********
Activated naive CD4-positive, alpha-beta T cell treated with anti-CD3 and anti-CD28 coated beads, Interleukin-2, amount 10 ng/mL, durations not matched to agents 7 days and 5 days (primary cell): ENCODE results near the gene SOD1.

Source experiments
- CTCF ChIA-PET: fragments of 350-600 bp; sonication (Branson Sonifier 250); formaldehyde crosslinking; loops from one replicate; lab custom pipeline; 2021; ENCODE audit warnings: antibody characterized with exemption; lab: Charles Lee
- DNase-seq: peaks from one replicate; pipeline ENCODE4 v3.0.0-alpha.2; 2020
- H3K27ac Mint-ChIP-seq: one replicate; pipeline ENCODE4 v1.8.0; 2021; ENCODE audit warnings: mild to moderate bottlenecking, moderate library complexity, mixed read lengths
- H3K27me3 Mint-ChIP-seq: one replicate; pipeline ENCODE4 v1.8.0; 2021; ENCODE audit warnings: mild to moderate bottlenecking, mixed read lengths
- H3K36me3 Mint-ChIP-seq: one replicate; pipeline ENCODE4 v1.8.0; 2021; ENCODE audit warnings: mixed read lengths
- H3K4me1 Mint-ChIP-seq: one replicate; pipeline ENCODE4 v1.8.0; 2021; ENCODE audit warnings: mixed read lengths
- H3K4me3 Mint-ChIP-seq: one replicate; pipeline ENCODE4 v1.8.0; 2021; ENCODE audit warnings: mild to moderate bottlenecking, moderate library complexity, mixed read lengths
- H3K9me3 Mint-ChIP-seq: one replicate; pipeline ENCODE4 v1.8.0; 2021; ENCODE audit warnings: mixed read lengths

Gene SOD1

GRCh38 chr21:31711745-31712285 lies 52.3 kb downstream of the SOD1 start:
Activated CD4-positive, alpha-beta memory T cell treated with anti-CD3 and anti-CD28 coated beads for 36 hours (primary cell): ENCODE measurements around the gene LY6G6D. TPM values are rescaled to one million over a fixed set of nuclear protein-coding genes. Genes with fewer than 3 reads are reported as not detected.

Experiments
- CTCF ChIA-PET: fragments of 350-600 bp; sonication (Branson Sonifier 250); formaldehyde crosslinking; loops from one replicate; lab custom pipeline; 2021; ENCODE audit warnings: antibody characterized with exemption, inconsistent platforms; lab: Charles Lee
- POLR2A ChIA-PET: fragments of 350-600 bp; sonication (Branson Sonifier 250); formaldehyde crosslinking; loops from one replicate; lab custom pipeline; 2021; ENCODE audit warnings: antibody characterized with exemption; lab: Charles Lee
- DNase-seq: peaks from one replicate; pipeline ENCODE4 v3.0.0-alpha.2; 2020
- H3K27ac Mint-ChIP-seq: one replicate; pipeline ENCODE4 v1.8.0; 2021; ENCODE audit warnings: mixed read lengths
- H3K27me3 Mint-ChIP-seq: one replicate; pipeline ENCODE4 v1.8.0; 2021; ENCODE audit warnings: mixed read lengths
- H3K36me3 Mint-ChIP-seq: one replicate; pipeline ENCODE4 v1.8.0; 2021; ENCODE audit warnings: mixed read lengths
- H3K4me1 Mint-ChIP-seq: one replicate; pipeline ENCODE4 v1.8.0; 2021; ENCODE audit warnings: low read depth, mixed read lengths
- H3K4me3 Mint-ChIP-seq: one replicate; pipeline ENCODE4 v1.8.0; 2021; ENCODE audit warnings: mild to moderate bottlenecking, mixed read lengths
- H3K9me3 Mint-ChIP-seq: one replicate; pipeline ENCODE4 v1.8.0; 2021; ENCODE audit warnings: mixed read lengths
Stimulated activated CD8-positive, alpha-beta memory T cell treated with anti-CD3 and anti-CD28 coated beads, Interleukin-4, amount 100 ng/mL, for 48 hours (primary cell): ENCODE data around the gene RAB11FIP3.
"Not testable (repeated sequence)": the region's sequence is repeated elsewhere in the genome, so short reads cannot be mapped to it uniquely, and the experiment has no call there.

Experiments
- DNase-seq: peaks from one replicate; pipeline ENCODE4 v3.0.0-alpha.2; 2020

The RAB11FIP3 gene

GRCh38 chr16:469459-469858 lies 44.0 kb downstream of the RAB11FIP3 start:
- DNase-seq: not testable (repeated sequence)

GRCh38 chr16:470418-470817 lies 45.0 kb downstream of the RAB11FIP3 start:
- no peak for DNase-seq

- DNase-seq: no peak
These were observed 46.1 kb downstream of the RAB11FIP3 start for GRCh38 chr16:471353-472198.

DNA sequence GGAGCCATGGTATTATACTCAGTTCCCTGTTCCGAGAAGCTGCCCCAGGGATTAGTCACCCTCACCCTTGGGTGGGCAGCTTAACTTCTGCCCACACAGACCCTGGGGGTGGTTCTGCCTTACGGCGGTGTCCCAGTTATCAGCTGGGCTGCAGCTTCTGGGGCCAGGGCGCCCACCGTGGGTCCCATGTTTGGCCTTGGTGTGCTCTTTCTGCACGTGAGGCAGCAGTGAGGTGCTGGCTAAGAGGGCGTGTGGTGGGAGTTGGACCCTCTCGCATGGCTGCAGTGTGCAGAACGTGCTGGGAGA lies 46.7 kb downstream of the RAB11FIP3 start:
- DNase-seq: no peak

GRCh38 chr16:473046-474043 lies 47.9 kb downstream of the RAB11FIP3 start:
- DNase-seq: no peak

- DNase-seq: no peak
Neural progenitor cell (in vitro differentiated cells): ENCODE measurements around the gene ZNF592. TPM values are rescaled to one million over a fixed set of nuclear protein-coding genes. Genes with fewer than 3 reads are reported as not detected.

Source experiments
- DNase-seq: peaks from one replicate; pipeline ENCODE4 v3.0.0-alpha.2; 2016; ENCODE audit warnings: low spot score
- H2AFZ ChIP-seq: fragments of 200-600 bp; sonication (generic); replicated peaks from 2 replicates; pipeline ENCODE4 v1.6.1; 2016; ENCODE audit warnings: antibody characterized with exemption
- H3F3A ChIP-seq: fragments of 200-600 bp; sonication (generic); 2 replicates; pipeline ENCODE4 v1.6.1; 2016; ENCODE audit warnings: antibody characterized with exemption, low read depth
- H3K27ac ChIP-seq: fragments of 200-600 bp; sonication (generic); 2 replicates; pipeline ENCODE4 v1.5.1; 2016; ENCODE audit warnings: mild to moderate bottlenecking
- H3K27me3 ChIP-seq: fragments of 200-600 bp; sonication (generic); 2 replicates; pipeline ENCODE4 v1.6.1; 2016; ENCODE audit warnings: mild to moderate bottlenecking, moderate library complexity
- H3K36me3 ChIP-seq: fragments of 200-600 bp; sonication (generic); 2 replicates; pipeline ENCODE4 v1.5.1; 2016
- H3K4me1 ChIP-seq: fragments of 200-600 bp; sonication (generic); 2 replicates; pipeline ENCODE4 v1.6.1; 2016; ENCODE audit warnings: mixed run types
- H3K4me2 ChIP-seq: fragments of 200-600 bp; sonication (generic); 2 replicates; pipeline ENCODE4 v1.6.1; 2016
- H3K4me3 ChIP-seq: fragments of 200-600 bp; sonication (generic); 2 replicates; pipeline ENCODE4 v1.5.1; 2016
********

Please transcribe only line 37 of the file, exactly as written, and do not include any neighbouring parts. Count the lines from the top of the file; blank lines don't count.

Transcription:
GRCh38 chr16:473046-474043 lies 47.9 kb downstream of the RAB11FIP3 start: